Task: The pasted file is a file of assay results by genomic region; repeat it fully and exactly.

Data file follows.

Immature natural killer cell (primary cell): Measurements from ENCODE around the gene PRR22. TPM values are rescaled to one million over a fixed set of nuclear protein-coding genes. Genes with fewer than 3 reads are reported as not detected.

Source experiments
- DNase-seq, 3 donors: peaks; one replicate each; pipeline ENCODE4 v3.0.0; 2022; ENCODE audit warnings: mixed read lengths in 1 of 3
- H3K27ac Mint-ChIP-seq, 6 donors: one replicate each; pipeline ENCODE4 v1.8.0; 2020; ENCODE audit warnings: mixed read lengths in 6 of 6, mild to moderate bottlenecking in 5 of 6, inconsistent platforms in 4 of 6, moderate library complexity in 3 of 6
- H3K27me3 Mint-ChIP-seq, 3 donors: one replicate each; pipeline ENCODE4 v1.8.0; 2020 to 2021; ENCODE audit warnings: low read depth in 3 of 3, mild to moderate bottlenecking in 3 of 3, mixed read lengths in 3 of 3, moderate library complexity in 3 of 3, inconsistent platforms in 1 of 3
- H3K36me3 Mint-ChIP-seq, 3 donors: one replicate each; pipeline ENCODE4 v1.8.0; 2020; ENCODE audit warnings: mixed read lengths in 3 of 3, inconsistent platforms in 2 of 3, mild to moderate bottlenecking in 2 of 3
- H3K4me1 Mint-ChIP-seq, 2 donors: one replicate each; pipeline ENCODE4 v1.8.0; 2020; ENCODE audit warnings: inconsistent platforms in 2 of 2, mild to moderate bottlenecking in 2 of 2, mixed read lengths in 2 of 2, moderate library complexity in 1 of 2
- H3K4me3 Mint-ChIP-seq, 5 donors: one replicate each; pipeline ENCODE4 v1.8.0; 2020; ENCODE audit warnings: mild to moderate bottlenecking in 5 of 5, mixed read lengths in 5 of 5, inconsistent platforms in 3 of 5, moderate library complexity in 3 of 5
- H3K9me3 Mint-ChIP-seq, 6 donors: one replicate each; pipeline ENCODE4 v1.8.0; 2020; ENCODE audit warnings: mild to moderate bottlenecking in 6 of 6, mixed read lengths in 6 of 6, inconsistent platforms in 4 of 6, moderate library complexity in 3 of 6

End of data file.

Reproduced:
Immature natural killer cell (primary cell): Measurements from ENCODE around the gene PRR22. TPM values are rescaled to one million over a fixed set of nuclear protein-coding genes. Genes with fewer than 3 reads are reported as not detected.

Source experiments
- DNase-seq, 3 donors: peaks; one replicate each; pipeline ENCODE4 v3.0.0; 2022; ENCODE audit warnings: mixed read lengths in 1 of 3
- H3K27ac Mint-ChIP-seq, 6 donors: one replicate each; pipeline ENCODE4 v1.8.0; 2020; ENCODE audit warnings: mixed read lengths in 6 of 6, mild to moderate bottlenecking in 5 of 6, inconsistent platforms in 4 of 6, moderate library complexity in 3 of 6
- H3K27me3 Mint-ChIP-seq, 3 donors: one replicate each; pipeline ENCODE4 v1.8.0; 2020 to 2021; ENCODE audit warnings: low read depth in 3 of 3, mild to moderate bottlenecking in 3 of 3, mixed read lengths in 3 of 3, moderate library complexity in 3 of 3, inconsistent platforms in 1 of 3
- H3K36me3 Mint-ChIP-seq, 3 donors: one replicate each; pipeline ENCODE4 v1.8.0; 2020; ENCODE audit warnings: mixed read lengths in 3 of 3, inconsistent platforms in 2 of 3, mild to moderate bottlenecking in 2 of 3
- H3K4me1 Mint-ChIP-seq, 2 donors: one replicate each; pipeline ENCODE4 v1.8.0; 2020; ENCODE audit warnings: inconsistent platforms in 2 of 2, mild to moderate bottlenecking in 2 of 2, mixed read lengths in 2 of 2, moderate library complexity in 1 of 2
- H3K4me3 Mint-ChIP-seq, 5 donors: one replicate each; pipeline ENCODE4 v1.8.0; 2020; ENCODE audit warnings: mild to moderate bottlenecking in 5 of 5, mixed read lengths in 5 of 5, inconsistent platforms in 3 of 5, moderate library complexity in 3 of 5
- H3K9me3 Mint-ChIP-seq, 6 donors: one replicate each; pipeline ENCODE4 v1.8.0; 2020; ENCODE audit warnings: mild to moderate bottlenecking in 6 of 6, mixed read lengths in 6 of 6, inconsistent platforms in 4 of 6, moderate library complexity in 3 of 6